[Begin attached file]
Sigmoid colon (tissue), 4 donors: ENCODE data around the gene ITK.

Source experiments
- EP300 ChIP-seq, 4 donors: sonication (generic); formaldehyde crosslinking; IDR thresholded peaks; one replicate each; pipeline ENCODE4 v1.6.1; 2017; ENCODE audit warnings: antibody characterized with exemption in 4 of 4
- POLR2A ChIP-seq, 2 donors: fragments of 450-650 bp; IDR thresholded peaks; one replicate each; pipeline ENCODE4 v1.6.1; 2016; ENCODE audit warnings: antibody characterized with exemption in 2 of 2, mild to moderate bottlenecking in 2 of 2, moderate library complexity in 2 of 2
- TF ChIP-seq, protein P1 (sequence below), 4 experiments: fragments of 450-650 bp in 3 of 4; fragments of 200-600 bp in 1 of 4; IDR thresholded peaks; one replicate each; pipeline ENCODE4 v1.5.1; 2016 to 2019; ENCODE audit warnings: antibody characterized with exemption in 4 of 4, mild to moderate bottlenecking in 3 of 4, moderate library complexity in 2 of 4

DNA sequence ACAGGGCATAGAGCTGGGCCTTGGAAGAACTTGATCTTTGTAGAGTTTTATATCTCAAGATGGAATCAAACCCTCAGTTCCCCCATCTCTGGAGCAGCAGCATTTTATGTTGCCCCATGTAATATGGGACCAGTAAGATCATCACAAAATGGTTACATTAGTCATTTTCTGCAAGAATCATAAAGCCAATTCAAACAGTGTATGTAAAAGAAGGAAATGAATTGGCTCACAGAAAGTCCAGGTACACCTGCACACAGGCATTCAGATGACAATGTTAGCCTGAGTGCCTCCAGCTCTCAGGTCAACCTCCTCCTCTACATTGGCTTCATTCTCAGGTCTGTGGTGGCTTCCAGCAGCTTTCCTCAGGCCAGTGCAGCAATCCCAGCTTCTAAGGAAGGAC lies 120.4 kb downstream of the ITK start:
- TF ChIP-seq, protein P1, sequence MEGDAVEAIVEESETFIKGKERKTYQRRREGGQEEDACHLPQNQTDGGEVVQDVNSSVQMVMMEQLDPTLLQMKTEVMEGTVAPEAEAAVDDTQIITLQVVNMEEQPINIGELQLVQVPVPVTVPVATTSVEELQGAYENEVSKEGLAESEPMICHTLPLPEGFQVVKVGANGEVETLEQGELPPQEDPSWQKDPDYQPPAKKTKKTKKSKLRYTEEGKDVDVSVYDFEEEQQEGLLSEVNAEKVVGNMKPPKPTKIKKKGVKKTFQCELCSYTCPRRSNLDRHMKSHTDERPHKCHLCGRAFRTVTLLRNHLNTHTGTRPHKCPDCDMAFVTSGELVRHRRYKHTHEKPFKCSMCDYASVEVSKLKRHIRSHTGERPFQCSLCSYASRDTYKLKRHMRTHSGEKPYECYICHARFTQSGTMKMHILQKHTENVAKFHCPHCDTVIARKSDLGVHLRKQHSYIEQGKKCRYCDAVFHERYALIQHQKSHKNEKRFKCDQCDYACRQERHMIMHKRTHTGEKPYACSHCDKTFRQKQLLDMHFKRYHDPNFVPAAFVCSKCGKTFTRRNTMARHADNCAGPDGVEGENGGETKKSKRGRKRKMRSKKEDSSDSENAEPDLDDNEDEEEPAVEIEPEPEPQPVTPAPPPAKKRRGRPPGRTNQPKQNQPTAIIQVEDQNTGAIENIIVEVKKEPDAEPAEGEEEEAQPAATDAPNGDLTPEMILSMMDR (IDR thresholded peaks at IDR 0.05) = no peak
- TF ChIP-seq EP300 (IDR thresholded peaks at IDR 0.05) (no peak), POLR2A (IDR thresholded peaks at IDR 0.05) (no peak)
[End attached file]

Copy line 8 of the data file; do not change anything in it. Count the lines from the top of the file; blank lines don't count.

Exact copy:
- TF ChIP-seq EP300 (IDR thresholded peaks at IDR 0.05) (no peak), POLR2A (IDR thresholded peaks at IDR 0.05) (no peak)